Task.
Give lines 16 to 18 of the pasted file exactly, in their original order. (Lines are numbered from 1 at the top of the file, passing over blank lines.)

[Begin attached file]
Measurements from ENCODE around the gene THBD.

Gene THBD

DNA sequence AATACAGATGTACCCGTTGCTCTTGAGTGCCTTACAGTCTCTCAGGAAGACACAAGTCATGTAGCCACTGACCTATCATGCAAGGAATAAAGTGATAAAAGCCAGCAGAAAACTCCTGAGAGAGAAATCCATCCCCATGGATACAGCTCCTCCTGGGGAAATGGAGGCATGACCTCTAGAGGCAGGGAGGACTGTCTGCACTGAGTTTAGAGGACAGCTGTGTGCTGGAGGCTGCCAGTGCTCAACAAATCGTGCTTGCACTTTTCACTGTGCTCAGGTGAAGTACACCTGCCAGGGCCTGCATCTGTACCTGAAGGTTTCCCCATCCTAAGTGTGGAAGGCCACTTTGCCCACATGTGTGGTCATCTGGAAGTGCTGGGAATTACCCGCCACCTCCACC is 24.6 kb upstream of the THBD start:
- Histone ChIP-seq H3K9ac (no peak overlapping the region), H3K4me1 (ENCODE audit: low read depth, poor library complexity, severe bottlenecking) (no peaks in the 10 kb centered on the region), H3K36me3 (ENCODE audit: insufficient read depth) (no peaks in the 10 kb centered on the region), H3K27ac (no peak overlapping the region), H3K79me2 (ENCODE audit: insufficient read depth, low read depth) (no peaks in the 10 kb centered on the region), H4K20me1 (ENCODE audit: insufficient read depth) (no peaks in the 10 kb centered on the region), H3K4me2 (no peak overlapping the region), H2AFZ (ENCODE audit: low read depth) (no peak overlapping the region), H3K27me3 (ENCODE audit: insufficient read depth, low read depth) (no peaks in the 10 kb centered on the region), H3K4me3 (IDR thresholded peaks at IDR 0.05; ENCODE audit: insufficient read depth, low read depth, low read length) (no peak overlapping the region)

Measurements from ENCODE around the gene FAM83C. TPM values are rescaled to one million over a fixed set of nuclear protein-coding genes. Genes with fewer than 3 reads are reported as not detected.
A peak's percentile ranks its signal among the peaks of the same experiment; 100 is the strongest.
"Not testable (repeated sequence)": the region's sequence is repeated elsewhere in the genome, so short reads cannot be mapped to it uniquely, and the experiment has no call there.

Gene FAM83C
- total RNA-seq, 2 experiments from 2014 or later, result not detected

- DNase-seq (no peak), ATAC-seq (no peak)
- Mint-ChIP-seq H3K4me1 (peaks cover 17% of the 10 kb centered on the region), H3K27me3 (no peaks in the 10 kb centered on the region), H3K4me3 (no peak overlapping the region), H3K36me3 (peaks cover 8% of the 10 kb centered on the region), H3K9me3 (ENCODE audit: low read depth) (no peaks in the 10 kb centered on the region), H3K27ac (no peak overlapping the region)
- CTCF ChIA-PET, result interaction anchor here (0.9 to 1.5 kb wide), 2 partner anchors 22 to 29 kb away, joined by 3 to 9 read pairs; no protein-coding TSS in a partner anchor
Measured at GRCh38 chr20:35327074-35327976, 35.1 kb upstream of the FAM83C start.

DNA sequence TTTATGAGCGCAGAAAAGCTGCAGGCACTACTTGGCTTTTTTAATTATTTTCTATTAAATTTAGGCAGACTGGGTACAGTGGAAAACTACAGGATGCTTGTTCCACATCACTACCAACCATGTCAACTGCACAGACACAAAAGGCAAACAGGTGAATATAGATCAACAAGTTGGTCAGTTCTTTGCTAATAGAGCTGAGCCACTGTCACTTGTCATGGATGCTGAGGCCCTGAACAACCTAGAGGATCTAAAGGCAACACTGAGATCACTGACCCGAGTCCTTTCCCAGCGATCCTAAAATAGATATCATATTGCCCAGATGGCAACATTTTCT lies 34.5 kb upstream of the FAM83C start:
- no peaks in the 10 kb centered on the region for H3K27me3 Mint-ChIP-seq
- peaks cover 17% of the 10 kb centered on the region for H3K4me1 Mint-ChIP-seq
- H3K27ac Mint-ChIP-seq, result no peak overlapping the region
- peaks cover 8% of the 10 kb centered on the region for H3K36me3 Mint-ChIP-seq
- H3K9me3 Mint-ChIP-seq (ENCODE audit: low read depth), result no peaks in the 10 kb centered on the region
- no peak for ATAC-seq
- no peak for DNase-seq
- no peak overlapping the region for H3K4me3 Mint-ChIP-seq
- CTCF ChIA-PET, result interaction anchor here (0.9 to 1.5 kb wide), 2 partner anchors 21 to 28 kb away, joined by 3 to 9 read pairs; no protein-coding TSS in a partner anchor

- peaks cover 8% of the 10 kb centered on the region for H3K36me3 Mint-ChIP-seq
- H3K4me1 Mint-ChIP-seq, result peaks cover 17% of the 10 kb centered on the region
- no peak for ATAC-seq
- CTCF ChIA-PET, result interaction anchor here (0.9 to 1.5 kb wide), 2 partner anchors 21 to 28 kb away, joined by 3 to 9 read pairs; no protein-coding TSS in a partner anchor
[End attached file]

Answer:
- peaks cover 17% of the 10 kb centered on the region for H3K4me1 Mint-ChIP-seq
- H3K27ac Mint-ChIP-seq, result no peak overlapping the region
- peaks cover 8% of the 10 kb centered on the region for H3K36me3 Mint-ChIP-seq